An orthologous non-MHC locus in rats and mice is linked to CD4+ and CD8+ T-cell proportion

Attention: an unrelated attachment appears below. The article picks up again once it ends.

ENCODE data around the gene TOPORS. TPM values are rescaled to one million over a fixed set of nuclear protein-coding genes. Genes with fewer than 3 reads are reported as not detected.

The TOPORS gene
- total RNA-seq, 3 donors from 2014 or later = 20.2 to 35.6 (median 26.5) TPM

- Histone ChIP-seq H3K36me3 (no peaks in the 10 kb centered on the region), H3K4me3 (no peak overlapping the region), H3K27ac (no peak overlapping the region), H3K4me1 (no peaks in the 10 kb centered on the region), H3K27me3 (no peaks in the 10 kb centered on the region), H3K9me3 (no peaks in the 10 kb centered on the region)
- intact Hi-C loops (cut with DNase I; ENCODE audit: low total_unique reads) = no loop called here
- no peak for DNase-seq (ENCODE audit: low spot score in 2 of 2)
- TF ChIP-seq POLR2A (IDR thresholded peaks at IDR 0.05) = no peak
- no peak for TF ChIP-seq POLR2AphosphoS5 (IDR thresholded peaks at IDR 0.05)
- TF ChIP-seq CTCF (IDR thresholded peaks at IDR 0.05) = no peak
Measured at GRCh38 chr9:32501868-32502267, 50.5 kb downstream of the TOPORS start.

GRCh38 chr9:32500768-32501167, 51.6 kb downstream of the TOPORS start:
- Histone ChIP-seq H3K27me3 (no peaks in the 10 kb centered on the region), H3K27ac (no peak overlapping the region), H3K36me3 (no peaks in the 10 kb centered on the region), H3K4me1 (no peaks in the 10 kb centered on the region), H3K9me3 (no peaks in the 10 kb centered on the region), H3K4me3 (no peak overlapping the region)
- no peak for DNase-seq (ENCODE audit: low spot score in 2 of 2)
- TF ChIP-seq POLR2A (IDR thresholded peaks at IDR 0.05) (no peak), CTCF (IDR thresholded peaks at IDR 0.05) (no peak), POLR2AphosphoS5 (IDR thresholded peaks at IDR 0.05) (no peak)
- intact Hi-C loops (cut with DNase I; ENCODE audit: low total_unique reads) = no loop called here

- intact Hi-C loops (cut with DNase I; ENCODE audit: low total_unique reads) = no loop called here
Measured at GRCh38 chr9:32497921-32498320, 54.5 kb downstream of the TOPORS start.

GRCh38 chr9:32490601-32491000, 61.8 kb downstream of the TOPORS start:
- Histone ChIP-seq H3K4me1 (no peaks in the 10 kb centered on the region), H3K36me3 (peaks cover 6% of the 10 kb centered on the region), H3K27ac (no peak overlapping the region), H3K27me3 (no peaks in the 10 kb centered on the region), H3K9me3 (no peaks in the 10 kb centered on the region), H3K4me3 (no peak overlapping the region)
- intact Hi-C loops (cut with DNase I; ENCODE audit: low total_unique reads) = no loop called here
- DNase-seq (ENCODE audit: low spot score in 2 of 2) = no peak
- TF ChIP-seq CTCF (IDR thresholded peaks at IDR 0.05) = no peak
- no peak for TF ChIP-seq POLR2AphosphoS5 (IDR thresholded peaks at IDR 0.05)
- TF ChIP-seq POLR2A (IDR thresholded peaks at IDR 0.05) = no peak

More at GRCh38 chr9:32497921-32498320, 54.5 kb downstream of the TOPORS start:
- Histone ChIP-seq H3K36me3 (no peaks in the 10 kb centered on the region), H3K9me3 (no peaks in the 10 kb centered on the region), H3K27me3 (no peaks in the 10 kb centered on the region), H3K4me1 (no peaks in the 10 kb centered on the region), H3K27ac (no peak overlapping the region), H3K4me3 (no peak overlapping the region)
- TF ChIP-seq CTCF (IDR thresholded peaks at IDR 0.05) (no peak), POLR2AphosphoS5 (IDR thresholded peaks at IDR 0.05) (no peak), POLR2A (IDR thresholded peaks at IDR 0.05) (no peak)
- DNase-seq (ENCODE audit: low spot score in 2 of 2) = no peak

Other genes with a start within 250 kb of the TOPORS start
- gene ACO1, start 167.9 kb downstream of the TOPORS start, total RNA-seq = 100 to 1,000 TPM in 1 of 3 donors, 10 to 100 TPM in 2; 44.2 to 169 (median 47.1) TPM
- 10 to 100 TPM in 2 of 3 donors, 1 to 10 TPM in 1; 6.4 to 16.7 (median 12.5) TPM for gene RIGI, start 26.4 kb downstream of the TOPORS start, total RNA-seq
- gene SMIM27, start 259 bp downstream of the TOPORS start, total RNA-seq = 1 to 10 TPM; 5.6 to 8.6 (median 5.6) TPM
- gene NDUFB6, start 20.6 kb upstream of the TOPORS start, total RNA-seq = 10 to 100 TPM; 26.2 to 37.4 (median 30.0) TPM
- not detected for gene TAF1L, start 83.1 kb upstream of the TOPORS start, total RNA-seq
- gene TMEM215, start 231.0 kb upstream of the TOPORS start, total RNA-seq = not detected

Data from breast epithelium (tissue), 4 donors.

CD4+ and CD8+ T cells have a central role in the immune system due to their ability to protect against infection and cancer development without targeting self. Consequently, changes in CD4+ and CD8+ T-cell homeostasis can be indicative of an array of serious illnesses, ranging from viral infections to autoimmune diseases. In addition to environmental influences, there is evidence for a genetic component regulating the proportion of CD4+ and CD8+ T cells in lymphoid organs. Indeed, identifying the genetic determinants defining the frequency of the T-cell subsets is critical as it may reveal a targetable genetic pathway to modulate CD4+ and CD8+ T-cell numbers, which could be of clinical relevance for multiple disease settings. In this study, we aim to uncover non-MHC genetic factors regulating the proportion of CD4+ and CD8+ T cells in lymphoid tissues. By investigating linkage analyses on three independent F2 cohorts, namely a rat F2 (BBDP × ACI.1U.LYP) cohort, a mouse 3A9 TCR transgenic F2 (B10.BR × NOD.H2k) cohort and a mouse F2 (C57BL/6 × FVB/N) cohort, we uncover an orthologous non-MHC locus on rat chromosome 1 and mouse chromosome 7 that is linked to T-cell proportion amongst total lymphocytes.